The Ghost Ships Oil the Russian War Machine

30 April, 2024

They sneak out oil and fill Russia’s war coffers. They are suspected of spying on Sweden. And it is feared that they could at any time cause an environmental disaster.

Russia’s so-called shadow fleet – with a thousand anonymous ships – has grown explosively and poses a threat in several ways in the Baltic Sea.

An oil tanker in the waters of the Gulf of Finland near St. Petersburg. In the background towers Europe’s tallest building Lachta center, where Russia’s state gas giant Gazprom has its headquarters. Photo: AP/TT Archive image.

At the beginning of March, the 250-meter-long tanker Andromeda Star collided with another vessel off Danish Jutland. It seems to have gone relatively well: the tanker had no cargo at the time and managed to get to a Danish shipyard for repairs.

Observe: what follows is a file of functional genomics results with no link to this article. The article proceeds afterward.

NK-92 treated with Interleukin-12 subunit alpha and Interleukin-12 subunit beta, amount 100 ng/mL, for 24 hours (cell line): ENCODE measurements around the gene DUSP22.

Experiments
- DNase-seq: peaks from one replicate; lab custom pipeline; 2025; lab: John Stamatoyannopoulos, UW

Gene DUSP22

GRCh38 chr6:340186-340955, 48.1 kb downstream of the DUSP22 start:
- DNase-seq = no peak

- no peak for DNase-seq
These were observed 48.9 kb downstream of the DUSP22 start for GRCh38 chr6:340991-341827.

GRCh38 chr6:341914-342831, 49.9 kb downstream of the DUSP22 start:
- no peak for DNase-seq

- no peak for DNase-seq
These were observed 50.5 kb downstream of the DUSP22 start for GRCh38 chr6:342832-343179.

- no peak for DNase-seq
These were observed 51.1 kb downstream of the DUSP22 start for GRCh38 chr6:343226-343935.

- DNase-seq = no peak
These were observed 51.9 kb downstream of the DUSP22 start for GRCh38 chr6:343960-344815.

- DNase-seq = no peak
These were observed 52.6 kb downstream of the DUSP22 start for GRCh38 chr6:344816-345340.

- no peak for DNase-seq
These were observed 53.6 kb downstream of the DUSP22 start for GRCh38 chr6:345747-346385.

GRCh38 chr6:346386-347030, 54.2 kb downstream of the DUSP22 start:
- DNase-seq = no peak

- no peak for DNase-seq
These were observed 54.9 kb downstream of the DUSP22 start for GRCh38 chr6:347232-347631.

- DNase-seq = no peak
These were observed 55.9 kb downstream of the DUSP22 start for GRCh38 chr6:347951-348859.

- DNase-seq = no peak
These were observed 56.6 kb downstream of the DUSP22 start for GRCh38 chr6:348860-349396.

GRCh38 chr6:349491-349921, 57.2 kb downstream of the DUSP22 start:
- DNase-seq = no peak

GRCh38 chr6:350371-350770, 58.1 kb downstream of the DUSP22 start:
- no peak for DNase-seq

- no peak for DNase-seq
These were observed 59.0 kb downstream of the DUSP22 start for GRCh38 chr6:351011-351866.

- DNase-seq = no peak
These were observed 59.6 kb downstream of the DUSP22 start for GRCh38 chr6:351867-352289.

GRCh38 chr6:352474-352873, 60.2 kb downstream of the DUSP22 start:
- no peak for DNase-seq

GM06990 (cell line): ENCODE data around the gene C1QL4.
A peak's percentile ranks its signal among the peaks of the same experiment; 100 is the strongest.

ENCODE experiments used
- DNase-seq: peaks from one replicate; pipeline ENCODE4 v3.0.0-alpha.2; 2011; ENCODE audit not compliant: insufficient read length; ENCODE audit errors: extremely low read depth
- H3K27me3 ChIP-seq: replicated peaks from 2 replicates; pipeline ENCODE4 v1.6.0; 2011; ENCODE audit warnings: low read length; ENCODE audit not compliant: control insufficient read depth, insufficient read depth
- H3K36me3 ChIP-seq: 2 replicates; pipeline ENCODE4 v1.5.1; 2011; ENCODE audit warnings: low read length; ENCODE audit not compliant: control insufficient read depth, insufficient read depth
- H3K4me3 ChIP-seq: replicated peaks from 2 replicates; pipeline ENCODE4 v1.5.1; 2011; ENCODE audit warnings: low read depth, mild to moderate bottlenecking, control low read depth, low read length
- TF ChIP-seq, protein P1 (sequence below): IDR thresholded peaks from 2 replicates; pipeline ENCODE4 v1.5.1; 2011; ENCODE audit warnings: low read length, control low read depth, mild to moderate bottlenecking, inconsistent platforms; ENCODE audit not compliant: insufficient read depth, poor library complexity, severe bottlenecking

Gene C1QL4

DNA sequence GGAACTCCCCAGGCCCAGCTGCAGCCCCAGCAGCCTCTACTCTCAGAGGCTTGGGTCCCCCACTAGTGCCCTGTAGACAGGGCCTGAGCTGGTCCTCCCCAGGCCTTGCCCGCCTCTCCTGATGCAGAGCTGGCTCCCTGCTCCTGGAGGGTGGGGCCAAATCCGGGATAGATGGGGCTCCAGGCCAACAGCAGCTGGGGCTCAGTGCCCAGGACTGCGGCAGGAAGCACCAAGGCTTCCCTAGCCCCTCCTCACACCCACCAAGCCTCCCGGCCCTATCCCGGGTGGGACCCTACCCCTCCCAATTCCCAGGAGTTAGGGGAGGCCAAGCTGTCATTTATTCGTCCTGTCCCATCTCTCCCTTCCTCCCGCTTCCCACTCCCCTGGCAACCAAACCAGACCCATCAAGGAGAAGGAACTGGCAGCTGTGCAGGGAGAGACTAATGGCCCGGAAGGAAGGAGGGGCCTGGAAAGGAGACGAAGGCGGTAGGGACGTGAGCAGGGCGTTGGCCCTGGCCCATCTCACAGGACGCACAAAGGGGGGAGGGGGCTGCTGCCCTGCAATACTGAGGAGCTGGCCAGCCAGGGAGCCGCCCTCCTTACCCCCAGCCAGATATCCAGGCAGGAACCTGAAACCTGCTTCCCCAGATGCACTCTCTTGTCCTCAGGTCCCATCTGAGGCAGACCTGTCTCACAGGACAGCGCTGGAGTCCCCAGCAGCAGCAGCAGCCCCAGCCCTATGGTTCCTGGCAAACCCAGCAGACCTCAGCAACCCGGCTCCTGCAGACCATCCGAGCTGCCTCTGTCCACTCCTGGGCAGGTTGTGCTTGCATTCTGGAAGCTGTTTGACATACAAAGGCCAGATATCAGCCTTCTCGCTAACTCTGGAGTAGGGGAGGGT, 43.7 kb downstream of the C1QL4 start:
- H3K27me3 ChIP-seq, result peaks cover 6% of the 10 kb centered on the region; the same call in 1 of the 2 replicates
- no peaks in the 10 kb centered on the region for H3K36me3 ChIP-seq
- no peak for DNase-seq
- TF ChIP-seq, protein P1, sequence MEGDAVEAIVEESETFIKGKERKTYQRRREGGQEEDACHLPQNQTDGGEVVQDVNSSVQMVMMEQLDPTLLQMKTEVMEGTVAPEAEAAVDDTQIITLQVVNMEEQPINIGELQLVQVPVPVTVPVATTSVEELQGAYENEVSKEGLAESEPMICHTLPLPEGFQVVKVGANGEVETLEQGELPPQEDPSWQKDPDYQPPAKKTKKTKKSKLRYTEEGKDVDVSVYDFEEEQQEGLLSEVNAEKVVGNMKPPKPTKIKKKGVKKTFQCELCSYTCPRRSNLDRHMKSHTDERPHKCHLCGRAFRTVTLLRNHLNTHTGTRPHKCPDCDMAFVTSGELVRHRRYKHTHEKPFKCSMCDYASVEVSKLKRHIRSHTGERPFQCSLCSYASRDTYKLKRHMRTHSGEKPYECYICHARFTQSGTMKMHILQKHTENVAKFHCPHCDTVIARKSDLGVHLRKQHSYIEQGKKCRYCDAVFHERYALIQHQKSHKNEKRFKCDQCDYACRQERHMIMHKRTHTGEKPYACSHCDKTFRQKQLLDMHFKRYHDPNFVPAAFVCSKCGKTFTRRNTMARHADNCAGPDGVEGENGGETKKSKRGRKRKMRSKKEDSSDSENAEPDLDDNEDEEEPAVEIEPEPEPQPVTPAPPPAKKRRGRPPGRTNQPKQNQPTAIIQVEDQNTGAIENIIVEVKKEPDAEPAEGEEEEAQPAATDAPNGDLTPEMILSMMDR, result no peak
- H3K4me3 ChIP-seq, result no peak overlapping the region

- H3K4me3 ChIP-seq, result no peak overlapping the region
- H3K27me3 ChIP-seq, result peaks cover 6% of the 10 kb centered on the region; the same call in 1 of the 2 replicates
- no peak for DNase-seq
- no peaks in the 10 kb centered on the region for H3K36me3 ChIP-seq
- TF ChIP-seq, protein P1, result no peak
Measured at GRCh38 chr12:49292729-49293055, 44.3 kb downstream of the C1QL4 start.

If the accident had been worse and the ship had been loaded – with up to 700,000 barrels of oil – it could have resulted in a huge disaster.

It is unclear who had borne the ultimate responsibility in the event of an oil spill. The ship’s owner does not seem to be identifiable. The operation is managed by a one-man company listed in Goa, India, which does not respond to international media contact attempts.

The Andromeda Star is counted among Russia’s “shadow fleet” – a growing armada of hard-to-identify, uninsured and often scrapped vessels flying less-than-reputable flags, not infrequently with transponders turned off.

They maintain the export of sanctions-laden Russian oil worldwide.

October 2022: Despite Western sanctions, scores of tankers are seen sailing to and from one of Russia’s largest oil terminals in Novorossiysk, on the Black Sea in the south. Photo: AP/TT Archive image.